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William Shakespeare, Sonnet cx

Alas, 'tis true, I have gone here and there,
And made myself a motley to the view, [*]
Gor'd mine own thoughts, sold cheap what is most dear, [*]
Made old offences of affections new.
Most true it is, that I have look'd on truth
Askance and strangely; but, by all above,
These blenches gave my heart another youth, [*]
And worst essays prov'd thee my best of love.
Now all is done, have what shall have no end: [*]
Mine appetite I never more will grind
On newer proof, to try an older friend,
A God in love, to whom I am confin'd.
Then give me welcome, next my heaven the best,
Even to thy pure and most most loving breast.


line 2: Motley. Jacques, in As You Like It, exclaims, "Invest me in my motley." Motley was the dress of the domestic fool, or jester; and thus the buffoon himself came to be called a motley. Jacques, addressing Touchstone, says, "Will you be married, Motley?". [ Back to text ]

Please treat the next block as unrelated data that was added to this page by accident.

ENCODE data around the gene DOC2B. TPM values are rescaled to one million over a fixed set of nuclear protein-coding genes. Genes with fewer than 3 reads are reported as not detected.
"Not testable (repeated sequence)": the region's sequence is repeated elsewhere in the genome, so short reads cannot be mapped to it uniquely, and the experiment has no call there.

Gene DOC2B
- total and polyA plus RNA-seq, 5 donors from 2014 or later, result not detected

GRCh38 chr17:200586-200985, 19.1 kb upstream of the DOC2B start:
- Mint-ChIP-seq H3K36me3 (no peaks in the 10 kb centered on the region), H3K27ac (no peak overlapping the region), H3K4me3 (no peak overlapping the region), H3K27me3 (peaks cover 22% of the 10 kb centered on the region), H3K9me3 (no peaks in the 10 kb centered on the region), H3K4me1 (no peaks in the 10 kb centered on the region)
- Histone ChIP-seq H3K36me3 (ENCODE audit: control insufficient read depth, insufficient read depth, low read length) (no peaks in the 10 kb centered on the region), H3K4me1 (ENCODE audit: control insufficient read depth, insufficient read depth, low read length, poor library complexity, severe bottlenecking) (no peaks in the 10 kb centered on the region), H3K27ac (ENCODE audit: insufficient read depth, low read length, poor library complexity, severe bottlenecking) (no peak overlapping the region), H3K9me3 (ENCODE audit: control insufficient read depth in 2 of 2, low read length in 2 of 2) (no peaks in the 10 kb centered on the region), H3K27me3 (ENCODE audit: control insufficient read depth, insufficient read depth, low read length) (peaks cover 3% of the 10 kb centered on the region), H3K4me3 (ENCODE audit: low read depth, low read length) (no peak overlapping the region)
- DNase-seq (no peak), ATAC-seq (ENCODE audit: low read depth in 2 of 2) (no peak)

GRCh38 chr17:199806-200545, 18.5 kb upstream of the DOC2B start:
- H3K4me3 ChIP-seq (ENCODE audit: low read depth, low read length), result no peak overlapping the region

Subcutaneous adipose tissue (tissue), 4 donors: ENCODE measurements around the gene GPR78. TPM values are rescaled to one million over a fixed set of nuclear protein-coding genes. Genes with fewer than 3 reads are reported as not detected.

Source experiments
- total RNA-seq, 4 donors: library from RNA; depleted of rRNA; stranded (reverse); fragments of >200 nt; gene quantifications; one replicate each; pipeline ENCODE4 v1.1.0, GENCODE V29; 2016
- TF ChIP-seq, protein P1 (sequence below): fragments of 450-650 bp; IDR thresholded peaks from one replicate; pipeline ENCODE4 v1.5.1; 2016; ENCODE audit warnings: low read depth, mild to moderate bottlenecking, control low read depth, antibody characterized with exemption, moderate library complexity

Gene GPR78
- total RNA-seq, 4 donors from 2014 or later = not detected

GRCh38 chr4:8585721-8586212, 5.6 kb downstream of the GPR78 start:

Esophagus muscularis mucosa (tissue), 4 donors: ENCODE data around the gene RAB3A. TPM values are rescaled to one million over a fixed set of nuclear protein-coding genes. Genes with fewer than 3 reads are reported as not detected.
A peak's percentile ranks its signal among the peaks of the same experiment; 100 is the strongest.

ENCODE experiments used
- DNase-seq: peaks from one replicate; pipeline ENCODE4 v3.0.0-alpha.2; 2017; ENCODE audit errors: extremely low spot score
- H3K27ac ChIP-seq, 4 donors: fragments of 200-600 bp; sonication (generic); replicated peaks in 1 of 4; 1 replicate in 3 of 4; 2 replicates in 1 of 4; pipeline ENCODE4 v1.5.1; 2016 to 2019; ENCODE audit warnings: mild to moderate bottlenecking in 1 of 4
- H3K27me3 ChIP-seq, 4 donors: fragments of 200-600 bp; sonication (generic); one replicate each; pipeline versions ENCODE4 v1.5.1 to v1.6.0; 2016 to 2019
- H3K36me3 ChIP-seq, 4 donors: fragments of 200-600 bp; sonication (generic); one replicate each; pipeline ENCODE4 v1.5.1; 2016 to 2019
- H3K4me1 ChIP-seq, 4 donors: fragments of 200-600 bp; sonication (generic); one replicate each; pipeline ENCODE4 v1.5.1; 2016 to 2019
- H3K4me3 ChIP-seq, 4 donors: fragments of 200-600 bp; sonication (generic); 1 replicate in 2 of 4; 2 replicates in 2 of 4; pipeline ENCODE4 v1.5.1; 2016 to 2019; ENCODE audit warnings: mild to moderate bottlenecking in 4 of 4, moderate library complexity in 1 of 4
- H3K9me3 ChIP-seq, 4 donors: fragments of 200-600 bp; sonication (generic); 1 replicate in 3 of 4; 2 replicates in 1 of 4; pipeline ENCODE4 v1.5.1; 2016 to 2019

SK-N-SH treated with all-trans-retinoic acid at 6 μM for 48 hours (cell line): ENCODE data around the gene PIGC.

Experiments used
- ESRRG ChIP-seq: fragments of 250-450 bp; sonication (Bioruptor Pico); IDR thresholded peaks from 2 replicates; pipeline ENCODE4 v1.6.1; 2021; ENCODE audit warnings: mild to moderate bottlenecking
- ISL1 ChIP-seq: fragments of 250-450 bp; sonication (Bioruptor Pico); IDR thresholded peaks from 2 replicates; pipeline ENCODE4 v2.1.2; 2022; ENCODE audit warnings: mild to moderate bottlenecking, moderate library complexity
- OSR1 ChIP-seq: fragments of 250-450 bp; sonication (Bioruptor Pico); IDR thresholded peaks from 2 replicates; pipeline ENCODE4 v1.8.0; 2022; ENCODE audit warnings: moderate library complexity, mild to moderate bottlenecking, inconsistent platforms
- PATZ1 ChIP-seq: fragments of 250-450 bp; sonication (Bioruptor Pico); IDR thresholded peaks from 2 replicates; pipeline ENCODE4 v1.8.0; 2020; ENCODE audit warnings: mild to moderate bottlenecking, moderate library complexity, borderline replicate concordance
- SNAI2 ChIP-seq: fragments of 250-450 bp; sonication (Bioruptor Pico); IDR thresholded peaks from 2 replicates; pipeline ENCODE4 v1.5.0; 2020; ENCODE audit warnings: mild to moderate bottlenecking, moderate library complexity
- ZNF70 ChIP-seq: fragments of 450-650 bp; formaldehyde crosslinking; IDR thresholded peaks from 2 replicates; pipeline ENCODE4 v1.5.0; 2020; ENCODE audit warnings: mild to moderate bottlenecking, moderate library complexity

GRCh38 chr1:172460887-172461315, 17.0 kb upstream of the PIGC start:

line 3: Gor'd -- wounded. In Hamlet we have --

I have a voice and precedent of peace
To keep my name ungor'd.
Back to text ]

line 7: Blenches -- deviations. [ Back to text ]

line 9: Have. This is the word of the old copy. An altered reading is -- "Now all is done, save what shall have no end." Malone says the original reading is unintelligible. His conjectural reading, which Tyrwhitt recommended, appears to us more so. "Now all is done" clearly applies to the blenches, the worse essays; but the poet then adds, "have thou what shall have no end," -- my constant affection, my undivided friendship. [ Back to text ]

Most notes to Shakespeare's sonnets are from Charles Knight's edition, but those in square brackets are mine.